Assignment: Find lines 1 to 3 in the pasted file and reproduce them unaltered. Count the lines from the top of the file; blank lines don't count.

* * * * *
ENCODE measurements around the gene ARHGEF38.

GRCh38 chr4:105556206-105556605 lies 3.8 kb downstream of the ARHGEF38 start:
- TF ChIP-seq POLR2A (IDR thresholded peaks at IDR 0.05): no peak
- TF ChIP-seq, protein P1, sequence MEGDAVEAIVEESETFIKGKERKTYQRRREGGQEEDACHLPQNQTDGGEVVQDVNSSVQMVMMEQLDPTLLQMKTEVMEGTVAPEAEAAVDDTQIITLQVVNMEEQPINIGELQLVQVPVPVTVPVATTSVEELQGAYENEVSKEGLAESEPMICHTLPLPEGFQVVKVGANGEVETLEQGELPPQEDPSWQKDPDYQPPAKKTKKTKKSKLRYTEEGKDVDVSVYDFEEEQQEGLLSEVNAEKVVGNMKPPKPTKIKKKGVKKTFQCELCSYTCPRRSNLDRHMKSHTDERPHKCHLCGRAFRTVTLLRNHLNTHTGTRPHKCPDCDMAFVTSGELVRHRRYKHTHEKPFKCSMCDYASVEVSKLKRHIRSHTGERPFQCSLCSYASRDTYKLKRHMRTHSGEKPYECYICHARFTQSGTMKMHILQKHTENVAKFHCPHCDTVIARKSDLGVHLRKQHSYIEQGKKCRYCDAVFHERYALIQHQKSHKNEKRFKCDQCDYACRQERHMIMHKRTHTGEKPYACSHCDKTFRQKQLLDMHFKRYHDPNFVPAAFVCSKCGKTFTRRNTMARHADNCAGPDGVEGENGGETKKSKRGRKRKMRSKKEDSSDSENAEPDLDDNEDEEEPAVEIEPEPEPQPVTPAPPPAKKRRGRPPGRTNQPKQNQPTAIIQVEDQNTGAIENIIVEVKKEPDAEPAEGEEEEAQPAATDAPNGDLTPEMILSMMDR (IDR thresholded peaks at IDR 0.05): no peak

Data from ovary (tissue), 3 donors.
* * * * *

ENCODE measurements around the gene ARHGEF38.

GRCh38 chr4:105556206-105556605 lies 3.8 kb downstream of the ARHGEF38 start:
- TF ChIP-seq POLR2A (IDR thresholded peaks at IDR 0.05): no peak